By Housner G & Hudson D
1950 - utilized Mechanics Dynamics, by way of George W. Housner & Donald E. Hudson (Division of Engineering, California Institute of Technology), D. Van Nostrand Co., Inc., Toronto, N.Y. & London
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Extra resources for Applied Mechanics - Dynamics
7) 30 KINEMATICS : T H E DESCRIPTION O F MOTION The equation of motion is written: where F,, FQ,F, are the components of the resultant force on the particle in the r, 4, z directions, and ( Y - r42), (rd; + 2i4) and f are the components of acceleration. Since the expressions for the acceleration components are not as simple as for rectangular components, it is not desirable to use cylindrical coordinates unless the geometry of the problem is particularly suited to their use. (c) Tangential and normal components are used chiefly because they give a simple representation of acceleration in curvilinear motion.
The vector notation for these quantities will be presented first, and then various scalar components of these vectors will be developed. 1 Displacement, Velocity, and Acceleration. The displacement of a point P (Fig. 1) is described by the magnitude and direction of the radius vector r which extends from the origin of a coordinate system to the point P. At time t let the displacement be r then at time t + At the displacement is r + Ar where Ar is the vector from P to P'. Between P and P' the average change of r per unit time is Ar/At and the velocity at P is obtained by taking the limiting value of Ar/At as At approaches zero: The direction of v is tangent to the path of motion at P.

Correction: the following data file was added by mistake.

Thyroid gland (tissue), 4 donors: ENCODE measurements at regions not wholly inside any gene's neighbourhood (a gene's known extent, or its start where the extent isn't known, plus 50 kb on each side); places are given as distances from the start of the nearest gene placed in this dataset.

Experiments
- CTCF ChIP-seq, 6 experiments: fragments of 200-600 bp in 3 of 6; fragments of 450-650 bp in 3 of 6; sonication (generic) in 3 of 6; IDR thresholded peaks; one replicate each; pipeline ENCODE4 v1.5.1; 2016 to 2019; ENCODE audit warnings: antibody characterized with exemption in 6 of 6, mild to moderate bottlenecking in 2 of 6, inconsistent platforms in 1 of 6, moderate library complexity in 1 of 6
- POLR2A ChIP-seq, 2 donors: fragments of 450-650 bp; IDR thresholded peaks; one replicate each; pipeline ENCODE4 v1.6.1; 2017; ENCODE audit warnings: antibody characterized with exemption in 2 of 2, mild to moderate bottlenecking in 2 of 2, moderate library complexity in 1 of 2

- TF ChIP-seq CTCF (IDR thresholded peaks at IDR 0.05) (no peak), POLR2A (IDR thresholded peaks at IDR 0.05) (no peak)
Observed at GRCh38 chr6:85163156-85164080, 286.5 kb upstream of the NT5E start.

A rigid straight bar of length 1 slides down a vertical wall and along a horizontal floor as shown in Fig. 11. Find the angular velocity and the angular acceleration of the bar as a function of 8. Solation. 9. A small ring moves on a circular hoop of radius r. A rod OA passes through the ring and rotates about the fixed point 0 on the circumference of the ring with a constant angular velocity 4. Find the absolute acceleration of the ring. 10. A rigid body is rotating with an angular velocity of magnitude 500 rprn about a fixed axis which has the direction and location of the radius vector 3i + 2j - k.
Applied Mechanics - Dynamics by Housner G & Hudson D